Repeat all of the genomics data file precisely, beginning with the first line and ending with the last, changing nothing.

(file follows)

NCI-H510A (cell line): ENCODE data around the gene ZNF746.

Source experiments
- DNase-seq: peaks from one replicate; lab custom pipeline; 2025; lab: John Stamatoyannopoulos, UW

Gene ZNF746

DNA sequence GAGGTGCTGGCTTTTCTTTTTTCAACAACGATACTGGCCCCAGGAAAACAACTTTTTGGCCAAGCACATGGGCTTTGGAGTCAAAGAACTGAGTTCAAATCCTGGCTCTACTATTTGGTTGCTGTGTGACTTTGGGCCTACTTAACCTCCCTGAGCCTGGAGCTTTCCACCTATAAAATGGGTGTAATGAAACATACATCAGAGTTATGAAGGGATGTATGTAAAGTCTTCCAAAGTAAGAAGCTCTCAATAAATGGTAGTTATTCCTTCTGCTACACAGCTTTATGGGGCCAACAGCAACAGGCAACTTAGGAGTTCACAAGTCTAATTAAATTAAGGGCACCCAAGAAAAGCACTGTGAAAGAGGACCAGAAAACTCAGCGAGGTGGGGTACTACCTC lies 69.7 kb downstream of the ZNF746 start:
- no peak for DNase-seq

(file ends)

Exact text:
NCI-H510A (cell line): ENCODE data around the gene ZNF746.

Source experiments
- DNase-seq: peaks from one replicate; lab custom pipeline; 2025; lab: John Stamatoyannopoulos, UW

Gene ZNF746

DNA sequence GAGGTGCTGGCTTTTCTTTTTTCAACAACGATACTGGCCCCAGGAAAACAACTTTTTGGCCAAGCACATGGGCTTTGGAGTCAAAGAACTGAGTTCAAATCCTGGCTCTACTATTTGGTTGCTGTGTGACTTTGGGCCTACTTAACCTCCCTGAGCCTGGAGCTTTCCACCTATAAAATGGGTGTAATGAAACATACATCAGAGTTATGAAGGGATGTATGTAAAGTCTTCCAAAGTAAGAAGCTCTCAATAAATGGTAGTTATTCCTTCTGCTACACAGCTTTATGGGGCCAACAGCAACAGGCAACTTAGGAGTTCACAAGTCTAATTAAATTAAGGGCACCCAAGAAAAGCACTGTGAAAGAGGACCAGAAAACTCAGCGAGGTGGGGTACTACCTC lies 69.7 kb downstream of the ZNF746 start:
- no peak for DNase-seq